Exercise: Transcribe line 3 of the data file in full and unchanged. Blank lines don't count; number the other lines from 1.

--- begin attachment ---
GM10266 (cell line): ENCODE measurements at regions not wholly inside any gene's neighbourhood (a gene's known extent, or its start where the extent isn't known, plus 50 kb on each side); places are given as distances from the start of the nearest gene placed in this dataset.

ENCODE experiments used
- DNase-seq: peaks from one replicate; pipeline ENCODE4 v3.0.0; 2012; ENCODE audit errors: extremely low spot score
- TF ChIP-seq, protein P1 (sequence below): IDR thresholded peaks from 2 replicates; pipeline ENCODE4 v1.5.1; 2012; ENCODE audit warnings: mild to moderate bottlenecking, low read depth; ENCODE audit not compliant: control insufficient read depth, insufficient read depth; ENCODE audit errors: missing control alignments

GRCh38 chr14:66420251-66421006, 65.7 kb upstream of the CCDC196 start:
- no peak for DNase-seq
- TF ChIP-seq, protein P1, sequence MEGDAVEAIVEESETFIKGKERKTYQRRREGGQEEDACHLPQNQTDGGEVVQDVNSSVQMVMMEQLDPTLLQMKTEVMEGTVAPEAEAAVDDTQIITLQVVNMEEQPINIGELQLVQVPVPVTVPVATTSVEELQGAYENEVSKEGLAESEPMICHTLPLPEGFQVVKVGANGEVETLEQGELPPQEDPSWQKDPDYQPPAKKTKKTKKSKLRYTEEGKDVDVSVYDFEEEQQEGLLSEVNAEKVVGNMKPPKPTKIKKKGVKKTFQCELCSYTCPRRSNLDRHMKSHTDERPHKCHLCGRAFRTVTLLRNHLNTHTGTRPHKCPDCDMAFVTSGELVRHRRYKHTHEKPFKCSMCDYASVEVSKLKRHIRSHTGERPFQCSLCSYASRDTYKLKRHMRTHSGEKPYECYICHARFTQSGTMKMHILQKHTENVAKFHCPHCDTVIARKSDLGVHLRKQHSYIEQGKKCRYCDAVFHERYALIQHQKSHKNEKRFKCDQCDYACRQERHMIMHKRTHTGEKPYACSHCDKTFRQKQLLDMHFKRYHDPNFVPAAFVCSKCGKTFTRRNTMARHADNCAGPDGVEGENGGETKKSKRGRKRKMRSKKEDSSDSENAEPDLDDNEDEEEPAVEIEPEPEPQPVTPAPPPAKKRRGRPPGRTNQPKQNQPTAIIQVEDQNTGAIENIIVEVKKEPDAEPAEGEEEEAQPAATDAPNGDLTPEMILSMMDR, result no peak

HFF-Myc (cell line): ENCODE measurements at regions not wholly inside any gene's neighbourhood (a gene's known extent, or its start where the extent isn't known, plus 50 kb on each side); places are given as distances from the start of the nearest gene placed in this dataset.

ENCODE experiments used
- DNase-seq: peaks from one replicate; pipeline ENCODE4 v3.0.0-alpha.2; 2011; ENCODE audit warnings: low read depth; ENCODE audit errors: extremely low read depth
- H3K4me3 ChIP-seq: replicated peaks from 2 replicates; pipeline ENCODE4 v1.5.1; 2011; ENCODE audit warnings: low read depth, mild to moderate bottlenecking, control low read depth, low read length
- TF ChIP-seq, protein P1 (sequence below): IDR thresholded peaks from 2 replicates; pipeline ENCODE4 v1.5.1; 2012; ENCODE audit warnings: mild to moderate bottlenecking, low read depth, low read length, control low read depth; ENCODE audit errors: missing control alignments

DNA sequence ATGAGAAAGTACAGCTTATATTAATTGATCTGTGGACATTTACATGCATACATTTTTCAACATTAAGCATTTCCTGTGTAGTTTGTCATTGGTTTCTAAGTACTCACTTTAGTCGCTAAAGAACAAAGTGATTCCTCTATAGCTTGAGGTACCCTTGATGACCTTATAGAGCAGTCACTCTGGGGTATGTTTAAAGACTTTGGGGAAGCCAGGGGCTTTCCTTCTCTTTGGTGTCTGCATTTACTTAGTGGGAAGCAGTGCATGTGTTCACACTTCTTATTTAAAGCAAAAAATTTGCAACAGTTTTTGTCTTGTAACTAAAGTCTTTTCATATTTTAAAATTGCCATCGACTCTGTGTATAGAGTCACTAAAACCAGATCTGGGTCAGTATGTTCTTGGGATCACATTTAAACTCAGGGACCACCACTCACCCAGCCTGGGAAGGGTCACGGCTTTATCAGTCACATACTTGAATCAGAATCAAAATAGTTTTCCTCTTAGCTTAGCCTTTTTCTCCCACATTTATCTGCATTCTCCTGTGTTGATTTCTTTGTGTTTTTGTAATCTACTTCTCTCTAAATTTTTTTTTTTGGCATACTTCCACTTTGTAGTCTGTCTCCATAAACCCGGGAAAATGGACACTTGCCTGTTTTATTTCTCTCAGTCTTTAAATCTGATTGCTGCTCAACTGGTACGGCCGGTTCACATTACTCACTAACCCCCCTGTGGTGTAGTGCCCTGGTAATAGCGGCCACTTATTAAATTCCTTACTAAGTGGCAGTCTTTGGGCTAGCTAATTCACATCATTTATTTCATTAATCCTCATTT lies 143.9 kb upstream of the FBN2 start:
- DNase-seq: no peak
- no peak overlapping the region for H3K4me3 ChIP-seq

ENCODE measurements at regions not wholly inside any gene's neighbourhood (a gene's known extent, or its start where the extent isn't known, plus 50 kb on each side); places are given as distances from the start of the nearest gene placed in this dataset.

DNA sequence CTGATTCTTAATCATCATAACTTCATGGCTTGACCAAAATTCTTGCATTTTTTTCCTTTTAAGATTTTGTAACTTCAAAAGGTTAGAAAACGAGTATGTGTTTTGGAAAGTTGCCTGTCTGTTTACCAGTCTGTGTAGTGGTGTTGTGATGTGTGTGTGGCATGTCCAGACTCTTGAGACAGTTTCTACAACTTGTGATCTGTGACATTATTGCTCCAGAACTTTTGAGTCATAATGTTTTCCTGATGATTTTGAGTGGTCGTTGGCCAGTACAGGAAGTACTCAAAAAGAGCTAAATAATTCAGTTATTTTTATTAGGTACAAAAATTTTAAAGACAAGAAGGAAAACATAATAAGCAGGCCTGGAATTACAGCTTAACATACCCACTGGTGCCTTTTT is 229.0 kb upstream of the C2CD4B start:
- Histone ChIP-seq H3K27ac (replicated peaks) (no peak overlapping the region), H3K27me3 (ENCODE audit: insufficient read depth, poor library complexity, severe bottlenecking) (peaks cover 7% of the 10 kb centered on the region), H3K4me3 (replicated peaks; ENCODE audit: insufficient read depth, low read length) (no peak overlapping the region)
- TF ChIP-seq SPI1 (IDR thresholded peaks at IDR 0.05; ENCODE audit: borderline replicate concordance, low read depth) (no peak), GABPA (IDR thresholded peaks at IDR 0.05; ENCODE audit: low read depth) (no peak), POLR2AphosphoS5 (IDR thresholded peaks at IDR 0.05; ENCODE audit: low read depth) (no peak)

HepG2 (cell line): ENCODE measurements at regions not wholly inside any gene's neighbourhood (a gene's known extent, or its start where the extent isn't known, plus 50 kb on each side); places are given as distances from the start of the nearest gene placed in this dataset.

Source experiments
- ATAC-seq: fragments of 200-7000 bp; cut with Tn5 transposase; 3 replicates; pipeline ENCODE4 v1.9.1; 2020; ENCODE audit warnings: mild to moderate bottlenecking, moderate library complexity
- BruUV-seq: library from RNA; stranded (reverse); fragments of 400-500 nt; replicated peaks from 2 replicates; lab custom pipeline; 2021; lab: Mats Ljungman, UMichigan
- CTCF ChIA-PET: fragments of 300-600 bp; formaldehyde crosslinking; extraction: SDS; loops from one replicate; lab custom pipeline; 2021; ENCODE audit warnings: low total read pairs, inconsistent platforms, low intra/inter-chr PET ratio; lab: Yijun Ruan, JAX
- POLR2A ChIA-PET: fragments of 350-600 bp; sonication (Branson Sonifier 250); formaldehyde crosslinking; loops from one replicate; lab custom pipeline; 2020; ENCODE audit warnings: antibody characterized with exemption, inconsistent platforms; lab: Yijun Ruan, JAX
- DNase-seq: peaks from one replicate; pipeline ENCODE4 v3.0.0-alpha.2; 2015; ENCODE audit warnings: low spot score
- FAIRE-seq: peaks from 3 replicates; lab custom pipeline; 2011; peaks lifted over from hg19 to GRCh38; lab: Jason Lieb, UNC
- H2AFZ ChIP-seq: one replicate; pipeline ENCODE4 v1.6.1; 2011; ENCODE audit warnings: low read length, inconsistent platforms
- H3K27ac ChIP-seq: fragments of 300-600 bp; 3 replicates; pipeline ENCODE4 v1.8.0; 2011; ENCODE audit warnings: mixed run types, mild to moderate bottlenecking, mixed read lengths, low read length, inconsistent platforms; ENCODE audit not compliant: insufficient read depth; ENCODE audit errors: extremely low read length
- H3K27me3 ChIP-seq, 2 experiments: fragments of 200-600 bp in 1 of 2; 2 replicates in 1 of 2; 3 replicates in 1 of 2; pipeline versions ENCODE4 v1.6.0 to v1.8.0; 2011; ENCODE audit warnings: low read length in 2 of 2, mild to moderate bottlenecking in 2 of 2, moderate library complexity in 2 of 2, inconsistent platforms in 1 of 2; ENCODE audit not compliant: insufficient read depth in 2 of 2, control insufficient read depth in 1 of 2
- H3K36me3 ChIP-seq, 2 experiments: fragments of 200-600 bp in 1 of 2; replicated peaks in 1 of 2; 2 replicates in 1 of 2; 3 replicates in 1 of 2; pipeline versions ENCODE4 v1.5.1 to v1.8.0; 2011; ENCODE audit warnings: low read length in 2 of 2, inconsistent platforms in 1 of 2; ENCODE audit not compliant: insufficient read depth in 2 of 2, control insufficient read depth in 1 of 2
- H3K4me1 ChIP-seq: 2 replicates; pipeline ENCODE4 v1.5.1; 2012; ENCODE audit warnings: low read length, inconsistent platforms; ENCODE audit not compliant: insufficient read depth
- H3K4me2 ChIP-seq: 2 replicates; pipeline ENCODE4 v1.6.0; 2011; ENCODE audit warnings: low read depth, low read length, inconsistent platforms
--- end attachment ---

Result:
- DNase-seq: peaks from one replicate; pipeline ENCODE4 v3.0.0; 2012; ENCODE audit errors: extremely low spot score